As far as this public disclosure issue goes, I'm cynical enough to believe they want to help cause operating costs to increase, or cause any other trouble whatsoever that they can.  They probably consider talk radio as major competition since so many knuckleheads around the region rely on it as a news source.  Thus the inflammatory reports, over and over, year after year.

 

 

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My office looks out over the skywalk on Walnut between Fifth and Fourth Streets.  Yesterday they were putting up a catenary pole pretty close to the skywalk and it hit me.  How is the catenary wire going to handle the skywalk obstruction?  The whole thing is really messing with my brain for some reason every time I look out that window.


"Someone is sitting in the shade today because someone planted a tree a long time ago." - Warren Buffett 

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Overhead wire goes underneath obstructions all the time.  Not a big deal.  The Skywalk could have an insulative panel installed and the wire may even be secured to it.

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Sometimes when streetcars travel in tunnels the overhead wire becomes a rail that is embedded in the tunnel's ceiling and the vehicle's electric pickup travels along that. 

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The Skywalks are a difficult section according to the project managers.  The streetcar wire will actually come down a bit more than normal (tighter squeeze) under here. Generally it's about 19 feet above the ground.  Under the Skywalks it shrinks to around 18 feet and change, meaning the pantograph will have to adjust downward, then back up.

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3rd street closes in 8 minutes at Walnut.  By Monday morning the Streetcar system will be a continuous set of tracks for nearly 3 miles.  :clap: :yap: :wink2: :drunk:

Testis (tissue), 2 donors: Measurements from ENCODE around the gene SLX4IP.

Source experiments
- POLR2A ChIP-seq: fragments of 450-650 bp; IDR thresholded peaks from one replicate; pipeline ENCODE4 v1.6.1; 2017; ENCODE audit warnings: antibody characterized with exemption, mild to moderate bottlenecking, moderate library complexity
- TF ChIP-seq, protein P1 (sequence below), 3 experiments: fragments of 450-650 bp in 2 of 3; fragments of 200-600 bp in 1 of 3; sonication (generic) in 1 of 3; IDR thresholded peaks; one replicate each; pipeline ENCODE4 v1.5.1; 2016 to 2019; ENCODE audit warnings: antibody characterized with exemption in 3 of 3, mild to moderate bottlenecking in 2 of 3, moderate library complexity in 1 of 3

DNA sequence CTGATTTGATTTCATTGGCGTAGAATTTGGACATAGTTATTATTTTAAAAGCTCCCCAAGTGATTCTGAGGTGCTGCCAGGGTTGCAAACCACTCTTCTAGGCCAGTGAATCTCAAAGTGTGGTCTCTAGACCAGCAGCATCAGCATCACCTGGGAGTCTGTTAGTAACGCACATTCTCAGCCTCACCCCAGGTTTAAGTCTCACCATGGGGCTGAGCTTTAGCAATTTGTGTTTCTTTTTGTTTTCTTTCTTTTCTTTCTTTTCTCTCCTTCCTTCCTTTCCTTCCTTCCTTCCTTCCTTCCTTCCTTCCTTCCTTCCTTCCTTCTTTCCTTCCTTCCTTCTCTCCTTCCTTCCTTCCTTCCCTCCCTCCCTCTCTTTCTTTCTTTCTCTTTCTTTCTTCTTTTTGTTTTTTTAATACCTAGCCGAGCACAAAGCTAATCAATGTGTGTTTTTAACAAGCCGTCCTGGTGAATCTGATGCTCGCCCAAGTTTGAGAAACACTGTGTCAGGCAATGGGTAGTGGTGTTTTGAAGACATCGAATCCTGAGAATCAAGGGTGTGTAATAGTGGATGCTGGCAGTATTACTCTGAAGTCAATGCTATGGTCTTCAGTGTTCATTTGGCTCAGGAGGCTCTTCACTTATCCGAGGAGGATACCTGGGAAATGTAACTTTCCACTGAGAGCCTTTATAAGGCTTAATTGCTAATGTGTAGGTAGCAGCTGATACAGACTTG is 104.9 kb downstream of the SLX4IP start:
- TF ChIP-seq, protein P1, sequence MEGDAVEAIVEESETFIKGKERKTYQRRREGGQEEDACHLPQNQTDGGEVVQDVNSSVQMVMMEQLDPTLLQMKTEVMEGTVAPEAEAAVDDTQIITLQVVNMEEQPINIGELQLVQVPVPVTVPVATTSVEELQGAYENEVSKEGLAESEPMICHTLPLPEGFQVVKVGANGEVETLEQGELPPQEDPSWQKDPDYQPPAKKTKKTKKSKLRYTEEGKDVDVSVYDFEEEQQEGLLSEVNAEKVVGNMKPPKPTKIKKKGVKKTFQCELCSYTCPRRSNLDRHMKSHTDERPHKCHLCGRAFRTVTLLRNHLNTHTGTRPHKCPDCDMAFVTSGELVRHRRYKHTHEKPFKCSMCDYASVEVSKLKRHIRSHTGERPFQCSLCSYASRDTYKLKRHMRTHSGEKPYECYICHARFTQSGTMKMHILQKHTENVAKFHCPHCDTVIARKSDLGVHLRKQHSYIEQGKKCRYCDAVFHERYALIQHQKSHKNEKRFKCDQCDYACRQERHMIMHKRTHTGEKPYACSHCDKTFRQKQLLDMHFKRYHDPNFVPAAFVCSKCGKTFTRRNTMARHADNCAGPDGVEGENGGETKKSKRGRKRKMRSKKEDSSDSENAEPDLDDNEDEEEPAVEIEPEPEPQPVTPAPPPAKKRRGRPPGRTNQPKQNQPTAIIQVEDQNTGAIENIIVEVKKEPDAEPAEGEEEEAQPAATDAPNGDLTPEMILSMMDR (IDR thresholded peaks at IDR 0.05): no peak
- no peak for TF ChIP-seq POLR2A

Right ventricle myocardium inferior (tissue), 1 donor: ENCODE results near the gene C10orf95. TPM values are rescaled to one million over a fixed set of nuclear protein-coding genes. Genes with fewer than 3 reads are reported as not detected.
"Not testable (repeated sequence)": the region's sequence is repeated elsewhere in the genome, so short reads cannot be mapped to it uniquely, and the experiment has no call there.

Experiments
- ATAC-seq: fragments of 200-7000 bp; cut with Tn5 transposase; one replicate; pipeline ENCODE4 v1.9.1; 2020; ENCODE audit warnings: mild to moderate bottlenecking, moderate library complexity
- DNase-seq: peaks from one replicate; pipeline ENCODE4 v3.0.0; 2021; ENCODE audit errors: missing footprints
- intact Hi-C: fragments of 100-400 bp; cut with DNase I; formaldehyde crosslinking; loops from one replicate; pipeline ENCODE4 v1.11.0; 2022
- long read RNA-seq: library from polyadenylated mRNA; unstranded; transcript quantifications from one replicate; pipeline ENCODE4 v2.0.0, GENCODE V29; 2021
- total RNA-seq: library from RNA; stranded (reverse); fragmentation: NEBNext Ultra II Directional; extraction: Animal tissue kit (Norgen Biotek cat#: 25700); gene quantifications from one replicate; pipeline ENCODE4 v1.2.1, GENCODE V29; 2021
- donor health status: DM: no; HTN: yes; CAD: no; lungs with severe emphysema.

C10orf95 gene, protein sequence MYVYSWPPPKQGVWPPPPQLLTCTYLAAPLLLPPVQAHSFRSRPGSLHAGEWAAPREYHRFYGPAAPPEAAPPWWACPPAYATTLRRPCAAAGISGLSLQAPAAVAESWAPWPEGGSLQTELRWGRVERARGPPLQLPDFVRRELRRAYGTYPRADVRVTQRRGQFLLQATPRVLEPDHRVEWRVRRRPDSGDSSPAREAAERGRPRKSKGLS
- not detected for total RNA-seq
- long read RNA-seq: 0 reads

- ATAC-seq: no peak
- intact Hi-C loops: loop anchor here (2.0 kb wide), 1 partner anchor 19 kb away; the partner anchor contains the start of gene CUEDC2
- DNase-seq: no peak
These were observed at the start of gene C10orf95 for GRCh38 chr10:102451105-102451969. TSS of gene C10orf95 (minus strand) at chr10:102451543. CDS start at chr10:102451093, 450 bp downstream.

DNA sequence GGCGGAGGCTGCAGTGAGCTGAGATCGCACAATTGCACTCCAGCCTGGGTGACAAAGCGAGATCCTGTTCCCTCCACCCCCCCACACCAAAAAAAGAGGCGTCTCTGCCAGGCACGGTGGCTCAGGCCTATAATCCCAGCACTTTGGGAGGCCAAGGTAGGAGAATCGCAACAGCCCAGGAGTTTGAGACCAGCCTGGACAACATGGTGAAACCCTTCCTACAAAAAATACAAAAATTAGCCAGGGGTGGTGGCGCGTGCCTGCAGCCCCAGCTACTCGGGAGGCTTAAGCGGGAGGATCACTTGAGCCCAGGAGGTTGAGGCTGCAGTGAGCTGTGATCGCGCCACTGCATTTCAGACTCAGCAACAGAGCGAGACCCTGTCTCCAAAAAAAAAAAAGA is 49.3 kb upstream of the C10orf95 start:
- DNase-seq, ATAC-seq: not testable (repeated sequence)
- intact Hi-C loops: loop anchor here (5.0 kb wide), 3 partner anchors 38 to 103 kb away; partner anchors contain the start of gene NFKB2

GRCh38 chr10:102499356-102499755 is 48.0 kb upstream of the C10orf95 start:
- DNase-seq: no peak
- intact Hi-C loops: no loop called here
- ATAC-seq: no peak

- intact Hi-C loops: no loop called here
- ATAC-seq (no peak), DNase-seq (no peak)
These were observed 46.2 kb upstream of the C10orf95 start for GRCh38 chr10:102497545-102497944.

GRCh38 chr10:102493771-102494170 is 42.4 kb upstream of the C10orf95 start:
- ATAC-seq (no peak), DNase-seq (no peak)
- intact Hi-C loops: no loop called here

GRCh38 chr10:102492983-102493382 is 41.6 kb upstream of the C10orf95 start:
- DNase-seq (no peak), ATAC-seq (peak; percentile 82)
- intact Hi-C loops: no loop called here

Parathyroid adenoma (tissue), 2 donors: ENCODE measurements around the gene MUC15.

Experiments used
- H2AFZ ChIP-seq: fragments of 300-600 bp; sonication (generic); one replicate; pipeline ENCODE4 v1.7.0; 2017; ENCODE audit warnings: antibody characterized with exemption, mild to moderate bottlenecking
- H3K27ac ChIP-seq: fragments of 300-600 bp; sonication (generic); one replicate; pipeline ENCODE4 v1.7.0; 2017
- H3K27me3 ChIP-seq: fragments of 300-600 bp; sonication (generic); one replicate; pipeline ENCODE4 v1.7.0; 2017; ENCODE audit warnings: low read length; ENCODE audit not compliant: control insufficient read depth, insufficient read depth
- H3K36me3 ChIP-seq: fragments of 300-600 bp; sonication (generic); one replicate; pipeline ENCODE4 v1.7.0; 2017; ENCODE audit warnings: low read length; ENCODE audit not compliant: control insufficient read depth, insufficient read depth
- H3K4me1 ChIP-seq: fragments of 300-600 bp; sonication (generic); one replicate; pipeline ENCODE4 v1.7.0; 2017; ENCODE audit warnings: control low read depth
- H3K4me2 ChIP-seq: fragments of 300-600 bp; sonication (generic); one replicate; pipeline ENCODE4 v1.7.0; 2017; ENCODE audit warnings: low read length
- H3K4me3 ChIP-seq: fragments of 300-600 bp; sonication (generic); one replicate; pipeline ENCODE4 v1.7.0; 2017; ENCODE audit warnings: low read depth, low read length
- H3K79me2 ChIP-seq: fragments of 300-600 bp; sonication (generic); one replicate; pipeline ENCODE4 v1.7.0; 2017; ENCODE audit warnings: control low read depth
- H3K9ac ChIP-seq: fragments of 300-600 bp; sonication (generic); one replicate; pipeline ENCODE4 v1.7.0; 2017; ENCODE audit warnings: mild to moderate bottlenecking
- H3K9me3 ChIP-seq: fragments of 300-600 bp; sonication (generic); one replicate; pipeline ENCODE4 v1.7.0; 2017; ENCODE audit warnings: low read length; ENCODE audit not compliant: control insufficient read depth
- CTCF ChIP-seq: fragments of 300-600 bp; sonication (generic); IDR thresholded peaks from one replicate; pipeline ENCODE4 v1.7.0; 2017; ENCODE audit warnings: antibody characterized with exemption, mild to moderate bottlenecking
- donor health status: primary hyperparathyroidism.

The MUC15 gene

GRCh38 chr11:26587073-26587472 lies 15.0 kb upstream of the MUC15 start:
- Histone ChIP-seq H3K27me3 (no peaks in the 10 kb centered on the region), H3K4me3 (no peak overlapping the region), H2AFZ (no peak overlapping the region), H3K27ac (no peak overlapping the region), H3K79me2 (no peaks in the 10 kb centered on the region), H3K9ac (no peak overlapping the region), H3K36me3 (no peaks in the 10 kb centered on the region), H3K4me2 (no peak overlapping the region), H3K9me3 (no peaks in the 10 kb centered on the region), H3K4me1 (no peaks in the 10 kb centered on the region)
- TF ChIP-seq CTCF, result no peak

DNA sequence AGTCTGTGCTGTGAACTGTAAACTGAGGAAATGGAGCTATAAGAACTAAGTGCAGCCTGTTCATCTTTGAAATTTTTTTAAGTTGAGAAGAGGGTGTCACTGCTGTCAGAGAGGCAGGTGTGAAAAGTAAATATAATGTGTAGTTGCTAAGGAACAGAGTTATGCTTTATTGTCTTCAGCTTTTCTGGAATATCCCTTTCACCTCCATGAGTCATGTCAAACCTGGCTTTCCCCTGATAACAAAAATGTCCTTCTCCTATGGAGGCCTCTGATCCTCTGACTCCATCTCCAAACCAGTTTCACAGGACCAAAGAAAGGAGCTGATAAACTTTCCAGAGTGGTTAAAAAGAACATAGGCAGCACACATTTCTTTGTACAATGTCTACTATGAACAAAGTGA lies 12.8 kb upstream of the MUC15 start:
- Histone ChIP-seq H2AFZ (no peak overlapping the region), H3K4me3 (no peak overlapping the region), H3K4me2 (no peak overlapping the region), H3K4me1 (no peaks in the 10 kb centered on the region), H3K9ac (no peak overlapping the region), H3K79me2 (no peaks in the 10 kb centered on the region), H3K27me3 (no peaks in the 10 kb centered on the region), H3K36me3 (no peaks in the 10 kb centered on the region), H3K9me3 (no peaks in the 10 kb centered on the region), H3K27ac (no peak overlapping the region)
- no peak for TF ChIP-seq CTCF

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The Skywalks are a difficult section according to the project managers.  The streetcar wire will actually come down a bit more than normal (tighter squeeze) under here. Generally it's about 19 feet above the ground.  Under the Skywalks it shrinks to around 18 feet and change, meaning the pantograph will have to adjust downward, then back up.

 

All the more reason to get rid of more skywalks!

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At the end of that clip, The streetcar has to turn left across 5 lanes of traffic??? Accidents will happen.

 

That's why the streetcar gets a special signal phase.  Regular traffic won't get a green light when the streetcar needs to make that turn.  Same at Central Parkway and Walnut. 

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At the end of that clip, The streetcar has to turn left across 5 lanes of traffic??? Accidents will happen.

 

There will be accidents, but only when careless drivers run a red light.

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That was cool.  How long was it in real time?  (Barry Horstman would have been faster.)

 

That was at 4× speed, but I also edited out a few traffic jams and long traffic lights. I also did not include the part of Main between 2nd and Court where track construction hasn't started yet.

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In Travis's video at 3:30 (

), you can see that they recently installed a new mast arm for the traffic signals at the corner of 2nd and Walnut. Is that specific for the streetcar? The new mast arm looks much better than the mess of wires that currently holds the signals and signs.... but the new mast arm doesn't look long enough to direct all lanes of traffic, so I'm worried we're going to end up with the mast arm *and* all those signs on wires.

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New mast arms are being installed all along the route, so that the overhead wire does not have to cross under a wire holding traffic lights. Sometimes this results in the traffic lights being in a slightly strange configuration. See 1:23 in the video.